Beth Laidlaw teaches philosophy at Monroe Community College and is a member of the GS4A leadership team.

Beth Laidlaw teaches philosophy at Monroe Community College and is a member of the GS4A leadership team.

But it’s not about the stuff. The Great Schools for All coalition here in Rochester has been working on concrete action steps to eliminate high poverty urban schools because the needs of so many poor children can overwhelm a school’s staff and resources. The same principle applies to summer learning: a socioeconomically diverse program reflects a commitment to sharing that will benefit both the poorest and most affluent children.  We’ve learned that a quality summer learning program (QSLP) engages students by weaving summer learning through a well-designed curriculum, exercise and enrichment and assessment of student progress. Some students in Rochester learned last summer through building rockets, learning scripts, and playing building-sized board games. Quality learning requires a lot of stuff. But Raleigh’s success is not about the stuff, it’s a mindset of caring about every student.

If you are paying for a 6-week QSLP (at The Harley School, or Nazareth College, or Lego Camp, for example), your child can expect quality instruction reinforced through exercise and enrichment (field trips, plays, rocket launchings). The City School District reports that as many as 12,500 students will be involved in some form of summer learning, but very few of those who need quality summer learning this year can afford $1000 or more for summer programs like those above. Maybe two in ten of our city’s children will be lucky enough to be selected for a free QSLP.

Hundreds of city children will attend day camp through the YMCA – a fun experience, but not a QSLP. Only 64 students from Schools 33 and 8 will be chosen for the Y’s free QSLP held at the Carlson branch. Many many children each summer sign up for Monroe Public Library’s Summer Reading Program which tracks the amount of time and number of books a child reads. Only 300 students, though, will be selected for the Library’s QSLP run by EnCompass. Only 700 children will be able to participate in the City School District’s premier QSLP, held last year at the School of the Arts, where the entire building became a game of Clue as students puzzled out a mystery.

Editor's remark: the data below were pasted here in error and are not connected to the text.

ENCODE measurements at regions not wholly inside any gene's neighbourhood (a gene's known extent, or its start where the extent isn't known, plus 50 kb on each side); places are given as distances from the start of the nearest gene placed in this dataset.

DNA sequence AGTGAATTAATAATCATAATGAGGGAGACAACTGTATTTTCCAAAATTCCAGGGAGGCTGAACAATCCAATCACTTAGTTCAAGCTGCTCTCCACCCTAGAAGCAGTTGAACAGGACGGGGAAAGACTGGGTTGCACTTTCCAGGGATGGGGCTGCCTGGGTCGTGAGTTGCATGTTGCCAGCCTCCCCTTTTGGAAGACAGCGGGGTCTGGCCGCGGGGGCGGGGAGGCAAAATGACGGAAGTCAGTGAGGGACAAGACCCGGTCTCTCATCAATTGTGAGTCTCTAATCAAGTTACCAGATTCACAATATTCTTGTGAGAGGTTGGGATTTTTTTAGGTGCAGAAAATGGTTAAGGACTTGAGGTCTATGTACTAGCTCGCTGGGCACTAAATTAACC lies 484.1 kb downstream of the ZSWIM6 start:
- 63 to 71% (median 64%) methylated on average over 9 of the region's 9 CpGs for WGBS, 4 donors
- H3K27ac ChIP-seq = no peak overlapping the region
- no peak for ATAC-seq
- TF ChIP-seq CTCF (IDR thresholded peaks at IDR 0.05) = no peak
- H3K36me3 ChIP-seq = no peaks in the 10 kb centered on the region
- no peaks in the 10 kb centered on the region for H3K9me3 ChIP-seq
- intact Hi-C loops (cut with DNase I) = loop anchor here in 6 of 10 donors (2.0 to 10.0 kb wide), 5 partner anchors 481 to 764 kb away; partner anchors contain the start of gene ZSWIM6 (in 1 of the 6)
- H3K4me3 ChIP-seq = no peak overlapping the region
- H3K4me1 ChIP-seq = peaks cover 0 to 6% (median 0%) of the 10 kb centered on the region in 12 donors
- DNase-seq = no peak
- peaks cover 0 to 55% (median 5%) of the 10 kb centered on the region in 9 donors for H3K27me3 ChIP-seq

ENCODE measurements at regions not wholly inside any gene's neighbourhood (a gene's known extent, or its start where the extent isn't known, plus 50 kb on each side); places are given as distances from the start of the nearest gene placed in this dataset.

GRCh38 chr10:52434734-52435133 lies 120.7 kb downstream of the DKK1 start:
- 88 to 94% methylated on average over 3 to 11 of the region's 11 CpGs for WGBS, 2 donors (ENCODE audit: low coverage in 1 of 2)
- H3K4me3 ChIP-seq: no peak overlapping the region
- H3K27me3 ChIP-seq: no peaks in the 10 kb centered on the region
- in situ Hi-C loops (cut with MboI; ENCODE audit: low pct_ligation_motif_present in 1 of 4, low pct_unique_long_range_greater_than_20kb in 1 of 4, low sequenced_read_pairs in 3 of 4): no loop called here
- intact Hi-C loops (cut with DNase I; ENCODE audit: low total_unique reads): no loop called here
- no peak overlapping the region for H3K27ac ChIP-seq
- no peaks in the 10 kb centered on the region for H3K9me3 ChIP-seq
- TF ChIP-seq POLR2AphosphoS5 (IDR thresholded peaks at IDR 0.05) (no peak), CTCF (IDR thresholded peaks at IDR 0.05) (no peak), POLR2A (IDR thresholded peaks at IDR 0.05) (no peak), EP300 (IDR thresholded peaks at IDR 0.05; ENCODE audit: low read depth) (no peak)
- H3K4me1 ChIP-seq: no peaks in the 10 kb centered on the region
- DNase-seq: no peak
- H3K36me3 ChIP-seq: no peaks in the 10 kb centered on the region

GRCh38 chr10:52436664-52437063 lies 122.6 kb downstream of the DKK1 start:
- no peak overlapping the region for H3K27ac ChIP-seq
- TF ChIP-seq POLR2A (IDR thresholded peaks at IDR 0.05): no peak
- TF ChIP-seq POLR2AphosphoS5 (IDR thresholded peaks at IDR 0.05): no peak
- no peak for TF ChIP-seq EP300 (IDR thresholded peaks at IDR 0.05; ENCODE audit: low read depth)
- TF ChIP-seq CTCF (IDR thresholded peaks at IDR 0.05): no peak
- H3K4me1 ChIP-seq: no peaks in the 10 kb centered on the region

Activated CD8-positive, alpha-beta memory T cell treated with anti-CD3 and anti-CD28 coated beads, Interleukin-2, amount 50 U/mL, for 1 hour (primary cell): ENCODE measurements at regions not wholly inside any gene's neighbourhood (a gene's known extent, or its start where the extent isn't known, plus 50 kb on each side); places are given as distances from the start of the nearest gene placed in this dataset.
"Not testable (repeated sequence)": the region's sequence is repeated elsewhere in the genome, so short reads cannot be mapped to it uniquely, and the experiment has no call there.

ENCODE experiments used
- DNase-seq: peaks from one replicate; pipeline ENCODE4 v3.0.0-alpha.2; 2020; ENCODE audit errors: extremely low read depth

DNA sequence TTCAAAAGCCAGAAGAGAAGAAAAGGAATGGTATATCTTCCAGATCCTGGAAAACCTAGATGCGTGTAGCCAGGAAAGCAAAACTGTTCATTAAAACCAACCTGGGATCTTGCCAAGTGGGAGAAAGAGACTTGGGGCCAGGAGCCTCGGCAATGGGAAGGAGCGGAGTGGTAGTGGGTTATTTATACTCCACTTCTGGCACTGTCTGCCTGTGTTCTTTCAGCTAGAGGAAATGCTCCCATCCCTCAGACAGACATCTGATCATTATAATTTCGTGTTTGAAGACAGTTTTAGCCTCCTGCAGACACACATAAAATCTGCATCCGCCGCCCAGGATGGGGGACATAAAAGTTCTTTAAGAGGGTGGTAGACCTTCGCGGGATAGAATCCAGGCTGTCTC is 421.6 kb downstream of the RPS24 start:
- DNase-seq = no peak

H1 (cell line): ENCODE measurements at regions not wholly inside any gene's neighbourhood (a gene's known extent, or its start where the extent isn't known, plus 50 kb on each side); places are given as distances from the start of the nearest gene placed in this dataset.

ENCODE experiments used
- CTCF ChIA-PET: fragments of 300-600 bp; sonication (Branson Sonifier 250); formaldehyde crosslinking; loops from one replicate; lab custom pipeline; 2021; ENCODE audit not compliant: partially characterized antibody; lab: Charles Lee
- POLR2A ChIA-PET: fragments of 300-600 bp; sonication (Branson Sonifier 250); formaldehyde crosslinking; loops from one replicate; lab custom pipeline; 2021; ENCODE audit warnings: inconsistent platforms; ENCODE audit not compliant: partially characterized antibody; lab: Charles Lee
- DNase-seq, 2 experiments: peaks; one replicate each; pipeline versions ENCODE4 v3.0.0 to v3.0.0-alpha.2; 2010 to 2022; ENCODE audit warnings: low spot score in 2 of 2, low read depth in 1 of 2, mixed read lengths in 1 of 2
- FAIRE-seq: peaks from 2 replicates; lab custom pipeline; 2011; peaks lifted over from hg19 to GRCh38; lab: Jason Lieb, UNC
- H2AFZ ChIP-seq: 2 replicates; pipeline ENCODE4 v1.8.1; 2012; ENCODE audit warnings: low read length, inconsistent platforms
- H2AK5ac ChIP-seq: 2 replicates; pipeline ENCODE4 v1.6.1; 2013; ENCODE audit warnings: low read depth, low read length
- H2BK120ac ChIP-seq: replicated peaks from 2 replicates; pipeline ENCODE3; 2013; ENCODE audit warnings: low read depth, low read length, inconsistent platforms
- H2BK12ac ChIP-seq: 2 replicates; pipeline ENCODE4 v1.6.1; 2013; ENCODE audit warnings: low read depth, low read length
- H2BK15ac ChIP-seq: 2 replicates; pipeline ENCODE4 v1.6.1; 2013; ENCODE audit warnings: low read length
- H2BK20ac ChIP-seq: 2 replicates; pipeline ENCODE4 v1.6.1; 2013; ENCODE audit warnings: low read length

And for our children in extreme poverty who find their way to a QSLP, the lack of food, clothing, and transportation continue to be barriers to learning. If your only meals are the breakfast and lunch served at school, you may choose not to eat. The directors of QSLPs report that some students squirrel away school meals in backpacks so that their siblings will have something to eat when they get home. Other children sit pool-side during swim time because they don’t own a swim suit or towel. And if transportation is not provided to the QSLP, students don’t go.

Scaling up the few free excellent quality summer learning programs in Rochester to fully enroll all the students needing them is not about getting more stuff, it is about sharing. If we adopted Raleigh’s perspective that each child is a child of promise and that schools are caring communities, we could leverage education and foundation dollars to support this critical learning. Join us on Tuesday, May 5th, from 8:00-12:30 at the GS4A  at Mt. Olivet Baptist Church as we hear action steps proposed by the Summer Learning work group as well as five other work groups from the Great Schools Coalition. In this atmosphere of promise and sharing, a caring Monroe community will discern ways to wrap our arms around our city’s children. It’s not about the stuff, it’s about the caring.